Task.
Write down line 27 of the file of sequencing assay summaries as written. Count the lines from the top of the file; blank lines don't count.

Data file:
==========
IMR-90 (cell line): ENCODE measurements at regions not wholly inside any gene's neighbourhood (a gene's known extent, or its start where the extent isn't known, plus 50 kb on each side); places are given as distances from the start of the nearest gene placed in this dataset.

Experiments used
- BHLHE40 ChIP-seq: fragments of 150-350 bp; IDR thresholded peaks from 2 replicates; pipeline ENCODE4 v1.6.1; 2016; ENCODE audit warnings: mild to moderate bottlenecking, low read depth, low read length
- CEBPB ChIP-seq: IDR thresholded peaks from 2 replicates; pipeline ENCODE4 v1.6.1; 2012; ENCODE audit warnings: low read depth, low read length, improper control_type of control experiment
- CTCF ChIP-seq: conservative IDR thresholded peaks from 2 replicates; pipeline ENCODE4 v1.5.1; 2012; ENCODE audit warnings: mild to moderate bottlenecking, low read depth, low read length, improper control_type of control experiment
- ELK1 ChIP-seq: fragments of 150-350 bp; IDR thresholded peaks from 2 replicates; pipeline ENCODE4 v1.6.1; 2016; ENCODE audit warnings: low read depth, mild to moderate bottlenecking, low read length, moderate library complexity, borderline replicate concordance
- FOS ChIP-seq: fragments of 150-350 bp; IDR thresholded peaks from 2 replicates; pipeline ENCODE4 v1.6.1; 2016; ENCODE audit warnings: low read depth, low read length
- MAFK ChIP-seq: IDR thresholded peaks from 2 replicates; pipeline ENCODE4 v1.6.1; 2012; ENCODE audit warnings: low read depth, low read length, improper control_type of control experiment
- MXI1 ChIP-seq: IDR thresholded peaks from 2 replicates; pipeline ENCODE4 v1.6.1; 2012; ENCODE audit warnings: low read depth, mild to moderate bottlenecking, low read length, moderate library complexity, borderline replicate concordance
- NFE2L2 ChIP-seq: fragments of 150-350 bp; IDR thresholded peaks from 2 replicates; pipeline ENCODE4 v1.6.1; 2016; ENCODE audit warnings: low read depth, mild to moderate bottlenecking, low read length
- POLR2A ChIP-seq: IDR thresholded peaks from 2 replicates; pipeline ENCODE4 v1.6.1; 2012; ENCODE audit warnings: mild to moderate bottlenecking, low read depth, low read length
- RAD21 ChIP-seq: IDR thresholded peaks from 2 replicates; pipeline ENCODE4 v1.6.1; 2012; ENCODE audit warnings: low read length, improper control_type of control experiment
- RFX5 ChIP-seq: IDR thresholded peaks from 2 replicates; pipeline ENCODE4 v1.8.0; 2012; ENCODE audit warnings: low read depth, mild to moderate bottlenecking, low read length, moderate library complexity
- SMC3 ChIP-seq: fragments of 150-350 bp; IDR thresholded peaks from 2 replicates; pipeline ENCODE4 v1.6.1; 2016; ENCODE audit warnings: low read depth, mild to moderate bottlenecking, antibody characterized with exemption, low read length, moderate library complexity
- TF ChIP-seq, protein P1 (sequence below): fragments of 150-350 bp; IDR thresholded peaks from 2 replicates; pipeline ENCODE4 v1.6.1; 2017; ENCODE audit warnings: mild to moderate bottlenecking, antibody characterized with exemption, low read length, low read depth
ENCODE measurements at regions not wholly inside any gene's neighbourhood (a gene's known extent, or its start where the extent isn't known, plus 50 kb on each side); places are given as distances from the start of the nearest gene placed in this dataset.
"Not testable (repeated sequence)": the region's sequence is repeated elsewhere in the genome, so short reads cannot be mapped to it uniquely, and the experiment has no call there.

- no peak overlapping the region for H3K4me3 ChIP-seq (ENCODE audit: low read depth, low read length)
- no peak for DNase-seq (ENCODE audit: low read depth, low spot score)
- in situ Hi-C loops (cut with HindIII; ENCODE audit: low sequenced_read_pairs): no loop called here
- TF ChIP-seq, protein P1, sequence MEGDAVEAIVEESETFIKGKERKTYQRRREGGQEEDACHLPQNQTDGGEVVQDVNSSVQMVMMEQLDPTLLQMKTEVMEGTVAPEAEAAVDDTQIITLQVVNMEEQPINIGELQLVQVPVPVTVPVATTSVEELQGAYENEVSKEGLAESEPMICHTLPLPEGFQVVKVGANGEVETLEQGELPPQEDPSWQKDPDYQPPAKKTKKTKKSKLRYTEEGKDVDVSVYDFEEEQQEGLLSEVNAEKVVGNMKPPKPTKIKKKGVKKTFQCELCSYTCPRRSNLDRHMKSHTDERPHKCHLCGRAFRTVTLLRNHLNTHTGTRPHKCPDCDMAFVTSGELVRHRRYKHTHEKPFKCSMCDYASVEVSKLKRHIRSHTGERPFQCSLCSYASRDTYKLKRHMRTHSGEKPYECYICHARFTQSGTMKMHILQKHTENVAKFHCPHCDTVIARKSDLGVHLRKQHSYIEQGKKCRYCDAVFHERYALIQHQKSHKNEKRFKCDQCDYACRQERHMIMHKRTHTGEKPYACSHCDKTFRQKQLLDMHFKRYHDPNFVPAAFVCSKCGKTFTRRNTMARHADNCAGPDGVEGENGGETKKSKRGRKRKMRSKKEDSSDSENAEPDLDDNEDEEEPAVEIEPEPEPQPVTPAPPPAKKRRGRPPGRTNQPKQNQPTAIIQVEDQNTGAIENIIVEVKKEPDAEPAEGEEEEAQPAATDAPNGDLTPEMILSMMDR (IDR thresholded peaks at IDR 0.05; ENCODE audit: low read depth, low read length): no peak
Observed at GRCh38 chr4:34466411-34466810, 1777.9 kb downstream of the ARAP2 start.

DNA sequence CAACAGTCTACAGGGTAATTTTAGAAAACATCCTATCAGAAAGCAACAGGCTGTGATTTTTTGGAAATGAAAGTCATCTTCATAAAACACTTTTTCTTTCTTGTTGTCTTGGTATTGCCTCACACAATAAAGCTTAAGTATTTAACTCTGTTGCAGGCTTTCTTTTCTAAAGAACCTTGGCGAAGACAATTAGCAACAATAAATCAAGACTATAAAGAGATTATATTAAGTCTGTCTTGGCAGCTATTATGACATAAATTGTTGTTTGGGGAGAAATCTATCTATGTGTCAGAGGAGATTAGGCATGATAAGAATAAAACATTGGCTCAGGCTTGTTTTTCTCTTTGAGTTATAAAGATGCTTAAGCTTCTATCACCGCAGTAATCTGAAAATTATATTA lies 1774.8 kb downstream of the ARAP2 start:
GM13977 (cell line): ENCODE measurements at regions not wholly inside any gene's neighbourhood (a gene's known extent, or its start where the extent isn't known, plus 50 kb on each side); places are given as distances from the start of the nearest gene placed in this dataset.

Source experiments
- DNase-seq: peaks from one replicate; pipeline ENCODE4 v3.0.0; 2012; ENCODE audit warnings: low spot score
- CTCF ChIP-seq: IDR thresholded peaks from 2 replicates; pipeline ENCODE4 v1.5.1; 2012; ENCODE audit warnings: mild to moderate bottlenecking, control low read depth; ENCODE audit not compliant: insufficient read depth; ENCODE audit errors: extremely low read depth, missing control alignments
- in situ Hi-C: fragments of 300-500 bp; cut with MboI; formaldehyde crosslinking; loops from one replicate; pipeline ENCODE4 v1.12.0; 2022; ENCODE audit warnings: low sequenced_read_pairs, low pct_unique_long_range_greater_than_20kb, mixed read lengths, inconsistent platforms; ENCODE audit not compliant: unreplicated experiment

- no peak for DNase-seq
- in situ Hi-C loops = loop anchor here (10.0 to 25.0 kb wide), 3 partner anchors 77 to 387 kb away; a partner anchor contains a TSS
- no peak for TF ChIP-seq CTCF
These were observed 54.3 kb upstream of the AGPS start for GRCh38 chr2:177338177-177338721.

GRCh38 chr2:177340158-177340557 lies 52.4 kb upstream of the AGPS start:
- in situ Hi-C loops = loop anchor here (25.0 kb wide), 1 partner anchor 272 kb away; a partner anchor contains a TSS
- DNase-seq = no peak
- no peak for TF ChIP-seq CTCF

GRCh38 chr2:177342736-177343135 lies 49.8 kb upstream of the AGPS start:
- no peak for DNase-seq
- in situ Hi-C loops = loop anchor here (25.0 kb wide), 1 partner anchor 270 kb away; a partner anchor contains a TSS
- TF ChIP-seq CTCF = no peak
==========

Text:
- CTCF ChIP-seq: IDR thresholded peaks from 2 replicates; pipeline ENCODE4 v1.5.1; 2012; ENCODE audit warnings: mild to moderate bottlenecking, control low read depth; ENCODE audit not compliant: insufficient read depth; ENCODE audit errors: extremely low read depth, missing control alignments